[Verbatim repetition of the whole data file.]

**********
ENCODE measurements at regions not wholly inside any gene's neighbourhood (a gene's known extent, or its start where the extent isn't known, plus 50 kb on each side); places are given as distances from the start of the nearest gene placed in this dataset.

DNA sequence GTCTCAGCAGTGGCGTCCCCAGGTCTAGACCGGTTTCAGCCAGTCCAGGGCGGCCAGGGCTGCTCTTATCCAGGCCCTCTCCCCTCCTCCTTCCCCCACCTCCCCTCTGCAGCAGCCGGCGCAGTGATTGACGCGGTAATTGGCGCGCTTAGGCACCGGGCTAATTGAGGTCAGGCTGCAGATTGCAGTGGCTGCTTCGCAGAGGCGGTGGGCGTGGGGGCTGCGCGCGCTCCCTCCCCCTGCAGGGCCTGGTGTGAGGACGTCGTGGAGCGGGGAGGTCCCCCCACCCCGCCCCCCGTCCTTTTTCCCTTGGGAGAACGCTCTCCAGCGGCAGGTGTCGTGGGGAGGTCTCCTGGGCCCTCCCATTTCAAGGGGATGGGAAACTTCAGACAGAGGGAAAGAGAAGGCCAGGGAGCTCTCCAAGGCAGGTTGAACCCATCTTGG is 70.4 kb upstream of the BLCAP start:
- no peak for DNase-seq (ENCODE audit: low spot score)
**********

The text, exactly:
ENCODE measurements at regions not wholly inside any gene's neighbourhood (a gene's known extent, or its start where the extent isn't known, plus 50 kb on each side); places are given as distances from the start of the nearest gene placed in this dataset.

DNA sequence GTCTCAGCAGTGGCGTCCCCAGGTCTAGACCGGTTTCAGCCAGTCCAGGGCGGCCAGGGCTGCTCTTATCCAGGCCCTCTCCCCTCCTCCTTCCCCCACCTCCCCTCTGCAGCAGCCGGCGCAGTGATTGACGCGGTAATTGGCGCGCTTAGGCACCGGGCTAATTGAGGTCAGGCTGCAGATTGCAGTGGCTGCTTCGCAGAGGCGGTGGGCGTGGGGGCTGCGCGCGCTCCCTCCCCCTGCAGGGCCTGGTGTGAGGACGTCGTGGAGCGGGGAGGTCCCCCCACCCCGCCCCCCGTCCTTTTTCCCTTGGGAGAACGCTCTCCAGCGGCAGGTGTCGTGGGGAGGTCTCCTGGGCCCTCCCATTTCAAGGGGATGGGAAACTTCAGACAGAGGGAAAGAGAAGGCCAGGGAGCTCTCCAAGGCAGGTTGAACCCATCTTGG is 70.4 kb upstream of the BLCAP start:
- no peak for DNase-seq (ENCODE audit: low spot score)